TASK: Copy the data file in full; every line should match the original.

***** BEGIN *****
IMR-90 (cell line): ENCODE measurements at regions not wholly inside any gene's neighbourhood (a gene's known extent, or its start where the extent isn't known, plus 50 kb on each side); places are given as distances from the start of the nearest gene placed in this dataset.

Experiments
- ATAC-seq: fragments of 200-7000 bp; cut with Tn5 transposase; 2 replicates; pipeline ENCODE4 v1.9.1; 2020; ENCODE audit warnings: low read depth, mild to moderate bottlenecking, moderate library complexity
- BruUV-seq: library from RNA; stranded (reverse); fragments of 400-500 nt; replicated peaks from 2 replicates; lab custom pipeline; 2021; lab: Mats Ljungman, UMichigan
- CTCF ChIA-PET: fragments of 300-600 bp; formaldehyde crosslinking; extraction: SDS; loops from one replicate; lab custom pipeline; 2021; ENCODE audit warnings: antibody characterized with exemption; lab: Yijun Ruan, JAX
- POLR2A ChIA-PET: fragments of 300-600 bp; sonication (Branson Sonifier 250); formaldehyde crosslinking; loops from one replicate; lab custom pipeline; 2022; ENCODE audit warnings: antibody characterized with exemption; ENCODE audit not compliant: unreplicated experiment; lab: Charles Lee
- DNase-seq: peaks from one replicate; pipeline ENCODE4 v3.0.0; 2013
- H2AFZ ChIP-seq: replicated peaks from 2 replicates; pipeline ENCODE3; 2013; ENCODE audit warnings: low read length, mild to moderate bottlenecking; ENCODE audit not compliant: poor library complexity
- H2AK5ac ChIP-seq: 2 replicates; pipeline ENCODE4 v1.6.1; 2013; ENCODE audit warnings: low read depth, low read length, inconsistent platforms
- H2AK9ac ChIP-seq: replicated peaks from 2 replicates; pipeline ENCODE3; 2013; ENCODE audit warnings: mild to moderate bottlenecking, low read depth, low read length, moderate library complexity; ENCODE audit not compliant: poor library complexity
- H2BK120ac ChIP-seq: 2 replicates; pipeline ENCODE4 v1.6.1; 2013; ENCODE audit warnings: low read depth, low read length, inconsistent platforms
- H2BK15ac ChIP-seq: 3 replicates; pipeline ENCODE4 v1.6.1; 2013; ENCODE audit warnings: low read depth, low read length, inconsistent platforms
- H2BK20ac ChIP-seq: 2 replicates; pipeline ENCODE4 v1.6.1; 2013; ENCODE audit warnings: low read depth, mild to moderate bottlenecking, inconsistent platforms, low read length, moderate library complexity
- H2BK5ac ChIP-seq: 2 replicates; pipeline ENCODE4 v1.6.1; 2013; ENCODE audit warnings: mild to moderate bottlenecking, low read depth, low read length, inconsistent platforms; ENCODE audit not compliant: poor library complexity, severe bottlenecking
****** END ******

IMR-90 (cell line): ENCODE measurements at regions not wholly inside any gene's neighbourhood (a gene's known extent, or its start where the extent isn't known, plus 50 kb on each side); places are given as distances from the start of the nearest gene placed in this dataset.

Experiments
- ATAC-seq: fragments of 200-7000 bp; cut with Tn5 transposase; 2 replicates; pipeline ENCODE4 v1.9.1; 2020; ENCODE audit warnings: low read depth, mild to moderate bottlenecking, moderate library complexity
- BruUV-seq: library from RNA; stranded (reverse); fragments of 400-500 nt; replicated peaks from 2 replicates; lab custom pipeline; 2021; lab: Mats Ljungman, UMichigan
- CTCF ChIA-PET: fragments of 300-600 bp; formaldehyde crosslinking; extraction: SDS; loops from one replicate; lab custom pipeline; 2021; ENCODE audit warnings: antibody characterized with exemption; lab: Yijun Ruan, JAX
- POLR2A ChIA-PET: fragments of 300-600 bp; sonication (Branson Sonifier 250); formaldehyde crosslinking; loops from one replicate; lab custom pipeline; 2022; ENCODE audit warnings: antibody characterized with exemption; ENCODE audit not compliant: unreplicated experiment; lab: Charles Lee
- DNase-seq: peaks from one replicate; pipeline ENCODE4 v3.0.0; 2013
- H2AFZ ChIP-seq: replicated peaks from 2 replicates; pipeline ENCODE3; 2013; ENCODE audit warnings: low read length, mild to moderate bottlenecking; ENCODE audit not compliant: poor library complexity
- H2AK5ac ChIP-seq: 2 replicates; pipeline ENCODE4 v1.6.1; 2013; ENCODE audit warnings: low read depth, low read length, inconsistent platforms
- H2AK9ac ChIP-seq: replicated peaks from 2 replicates; pipeline ENCODE3; 2013; ENCODE audit warnings: mild to moderate bottlenecking, low read depth, low read length, moderate library complexity; ENCODE audit not compliant: poor library complexity
- H2BK120ac ChIP-seq: 2 replicates; pipeline ENCODE4 v1.6.1; 2013; ENCODE audit warnings: low read depth, low read length, inconsistent platforms
- H2BK15ac ChIP-seq: 3 replicates; pipeline ENCODE4 v1.6.1; 2013; ENCODE audit warnings: low read depth, low read length, inconsistent platforms
- H2BK20ac ChIP-seq: 2 replicates; pipeline ENCODE4 v1.6.1; 2013; ENCODE audit warnings: low read depth, mild to moderate bottlenecking, inconsistent platforms, low read length, moderate library complexity
- H2BK5ac ChIP-seq: 2 replicates; pipeline ENCODE4 v1.6.1; 2013; ENCODE audit warnings: mild to moderate bottlenecking, low read depth, low read length, inconsistent platforms; ENCODE audit not compliant: poor library complexity, severe bottlenecking